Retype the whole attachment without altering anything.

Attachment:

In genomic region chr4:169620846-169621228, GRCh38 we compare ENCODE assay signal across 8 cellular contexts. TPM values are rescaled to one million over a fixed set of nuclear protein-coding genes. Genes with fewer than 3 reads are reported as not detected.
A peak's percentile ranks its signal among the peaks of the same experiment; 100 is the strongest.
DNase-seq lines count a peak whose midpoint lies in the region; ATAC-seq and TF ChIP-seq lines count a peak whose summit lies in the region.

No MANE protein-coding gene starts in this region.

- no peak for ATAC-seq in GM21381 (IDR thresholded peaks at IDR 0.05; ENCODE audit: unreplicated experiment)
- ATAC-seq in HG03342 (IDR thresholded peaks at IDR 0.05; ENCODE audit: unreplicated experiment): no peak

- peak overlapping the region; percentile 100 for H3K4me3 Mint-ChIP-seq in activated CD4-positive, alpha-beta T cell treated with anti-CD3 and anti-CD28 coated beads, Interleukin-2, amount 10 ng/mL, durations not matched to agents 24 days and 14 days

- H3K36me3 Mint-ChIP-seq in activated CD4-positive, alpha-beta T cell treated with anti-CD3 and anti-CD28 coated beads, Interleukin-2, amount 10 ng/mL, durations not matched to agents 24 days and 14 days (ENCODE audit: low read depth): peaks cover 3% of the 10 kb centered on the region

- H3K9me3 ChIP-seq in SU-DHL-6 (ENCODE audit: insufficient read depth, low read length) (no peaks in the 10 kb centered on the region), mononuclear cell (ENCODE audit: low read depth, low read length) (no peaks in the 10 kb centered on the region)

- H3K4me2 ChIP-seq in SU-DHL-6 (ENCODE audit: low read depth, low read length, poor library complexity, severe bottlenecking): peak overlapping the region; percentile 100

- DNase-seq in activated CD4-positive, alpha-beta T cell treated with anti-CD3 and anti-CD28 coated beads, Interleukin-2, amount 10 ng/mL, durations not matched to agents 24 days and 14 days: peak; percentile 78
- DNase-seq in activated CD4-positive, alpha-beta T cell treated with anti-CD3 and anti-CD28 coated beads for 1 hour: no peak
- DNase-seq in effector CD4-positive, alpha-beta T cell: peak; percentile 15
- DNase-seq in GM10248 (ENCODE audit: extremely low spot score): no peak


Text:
In genomic region chr4:169620846-169621228, GRCh38 we compare ENCODE assay signal across 8 cellular contexts. TPM values are rescaled to one million over a fixed set of nuclear protein-coding genes. Genes with fewer than 3 reads are reported as not detected.
A peak's percentile ranks its signal among the peaks of the same experiment; 100 is the strongest.
DNase-seq lines count a peak whose midpoint lies in the region; ATAC-seq and TF ChIP-seq lines count a peak whose summit lies in the region.

No MANE protein-coding gene starts in this region.

- no peak for ATAC-seq in GM21381 (IDR thresholded peaks at IDR 0.05; ENCODE audit: unreplicated experiment)
- ATAC-seq in HG03342 (IDR thresholded peaks at IDR 0.05; ENCODE audit: unreplicated experiment): no peak

- peak overlapping the region; percentile 100 for H3K4me3 Mint-ChIP-seq in activated CD4-positive, alpha-beta T cell treated with anti-CD3 and anti-CD28 coated beads, Interleukin-2, amount 10 ng/mL, durations not matched to agents 24 days and 14 days

- H3K36me3 Mint-ChIP-seq in activated CD4-positive, alpha-beta T cell treated with anti-CD3 and anti-CD28 coated beads, Interleukin-2, amount 10 ng/mL, durations not matched to agents 24 days and 14 days (ENCODE audit: low read depth): peaks cover 3% of the 10 kb centered on the region

- H3K9me3 ChIP-seq in SU-DHL-6 (ENCODE audit: insufficient read depth, low read length) (no peaks in the 10 kb centered on the region), mononuclear cell (ENCODE audit: low read depth, low read length) (no peaks in the 10 kb centered on the region)

- H3K4me2 ChIP-seq in SU-DHL-6 (ENCODE audit: low read depth, low read length, poor library complexity, severe bottlenecking): peak overlapping the region; percentile 100

- DNase-seq in activated CD4-positive, alpha-beta T cell treated with anti-CD3 and anti-CD28 coated beads, Interleukin-2, amount 10 ng/mL, durations not matched to agents 24 days and 14 days: peak; percentile 78
- DNase-seq in activated CD4-positive, alpha-beta T cell treated with anti-CD3 and anti-CD28 coated beads for 1 hour: no peak
- DNase-seq in effector CD4-positive, alpha-beta T cell: peak; percentile 15
- DNase-seq in GM10248 (ENCODE audit: extremely low spot score): no peak